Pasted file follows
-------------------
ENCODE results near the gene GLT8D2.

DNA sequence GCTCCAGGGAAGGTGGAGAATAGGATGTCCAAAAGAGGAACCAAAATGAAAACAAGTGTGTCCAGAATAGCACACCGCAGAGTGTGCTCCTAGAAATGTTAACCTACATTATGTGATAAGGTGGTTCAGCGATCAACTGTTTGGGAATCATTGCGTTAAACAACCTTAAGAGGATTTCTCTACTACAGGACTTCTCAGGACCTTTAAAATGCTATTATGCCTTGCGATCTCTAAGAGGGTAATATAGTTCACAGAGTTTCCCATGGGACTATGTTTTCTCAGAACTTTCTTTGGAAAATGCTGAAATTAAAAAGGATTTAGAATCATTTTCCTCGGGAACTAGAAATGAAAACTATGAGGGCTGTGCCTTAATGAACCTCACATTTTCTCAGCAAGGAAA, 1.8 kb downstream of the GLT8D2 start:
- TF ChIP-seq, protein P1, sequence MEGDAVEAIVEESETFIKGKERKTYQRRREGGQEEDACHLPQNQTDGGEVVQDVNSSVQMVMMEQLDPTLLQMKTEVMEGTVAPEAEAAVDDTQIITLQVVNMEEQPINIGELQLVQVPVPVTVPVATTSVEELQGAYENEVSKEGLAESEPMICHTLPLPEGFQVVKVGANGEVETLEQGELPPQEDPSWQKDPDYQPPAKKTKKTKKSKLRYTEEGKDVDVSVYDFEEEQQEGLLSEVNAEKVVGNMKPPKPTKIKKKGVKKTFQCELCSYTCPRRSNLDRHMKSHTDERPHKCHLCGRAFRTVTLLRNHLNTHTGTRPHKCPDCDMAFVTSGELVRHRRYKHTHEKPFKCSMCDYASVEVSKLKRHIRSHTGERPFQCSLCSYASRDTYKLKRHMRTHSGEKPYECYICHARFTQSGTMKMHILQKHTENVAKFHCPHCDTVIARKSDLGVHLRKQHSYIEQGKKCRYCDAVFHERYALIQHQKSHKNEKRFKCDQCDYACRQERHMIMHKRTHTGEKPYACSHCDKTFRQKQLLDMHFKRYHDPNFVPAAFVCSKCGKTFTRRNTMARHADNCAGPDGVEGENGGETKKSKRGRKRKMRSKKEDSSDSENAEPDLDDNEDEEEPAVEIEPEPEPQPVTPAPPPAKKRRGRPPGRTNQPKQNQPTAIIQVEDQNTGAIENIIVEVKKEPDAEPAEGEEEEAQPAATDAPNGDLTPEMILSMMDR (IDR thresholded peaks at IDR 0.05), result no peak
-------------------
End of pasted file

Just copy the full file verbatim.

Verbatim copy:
ENCODE results near the gene GLT8D2.

DNA sequence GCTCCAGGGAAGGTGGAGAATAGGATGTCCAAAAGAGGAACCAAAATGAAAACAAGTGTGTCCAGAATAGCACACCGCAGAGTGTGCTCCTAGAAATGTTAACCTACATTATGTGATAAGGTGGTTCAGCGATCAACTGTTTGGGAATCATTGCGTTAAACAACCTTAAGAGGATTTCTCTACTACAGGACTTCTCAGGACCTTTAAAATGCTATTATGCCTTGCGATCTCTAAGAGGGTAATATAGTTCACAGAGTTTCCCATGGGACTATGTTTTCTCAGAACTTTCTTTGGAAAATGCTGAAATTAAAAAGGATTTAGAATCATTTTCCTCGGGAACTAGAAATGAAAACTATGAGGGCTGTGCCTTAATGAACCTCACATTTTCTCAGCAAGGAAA, 1.8 kb downstream of the GLT8D2 start:
- TF ChIP-seq, protein P1, sequence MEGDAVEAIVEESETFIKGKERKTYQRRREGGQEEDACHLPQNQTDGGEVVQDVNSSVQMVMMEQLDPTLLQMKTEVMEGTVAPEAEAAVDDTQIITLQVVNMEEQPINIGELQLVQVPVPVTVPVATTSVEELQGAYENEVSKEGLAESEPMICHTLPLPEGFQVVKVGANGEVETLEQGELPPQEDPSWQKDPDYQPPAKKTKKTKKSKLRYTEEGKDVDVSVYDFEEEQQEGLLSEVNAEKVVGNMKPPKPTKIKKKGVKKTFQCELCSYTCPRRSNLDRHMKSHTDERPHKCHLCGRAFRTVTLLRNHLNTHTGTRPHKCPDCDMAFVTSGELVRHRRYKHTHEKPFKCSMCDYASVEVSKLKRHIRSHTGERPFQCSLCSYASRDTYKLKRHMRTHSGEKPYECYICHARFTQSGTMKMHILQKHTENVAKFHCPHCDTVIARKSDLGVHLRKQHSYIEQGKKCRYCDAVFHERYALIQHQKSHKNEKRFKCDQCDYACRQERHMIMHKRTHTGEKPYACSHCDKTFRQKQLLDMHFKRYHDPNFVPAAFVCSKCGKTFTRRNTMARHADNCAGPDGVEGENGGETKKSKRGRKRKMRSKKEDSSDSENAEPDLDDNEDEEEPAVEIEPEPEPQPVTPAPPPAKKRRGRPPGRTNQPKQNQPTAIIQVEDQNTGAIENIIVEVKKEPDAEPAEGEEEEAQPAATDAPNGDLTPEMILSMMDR (IDR thresholded peaks at IDR 0.05), result no peak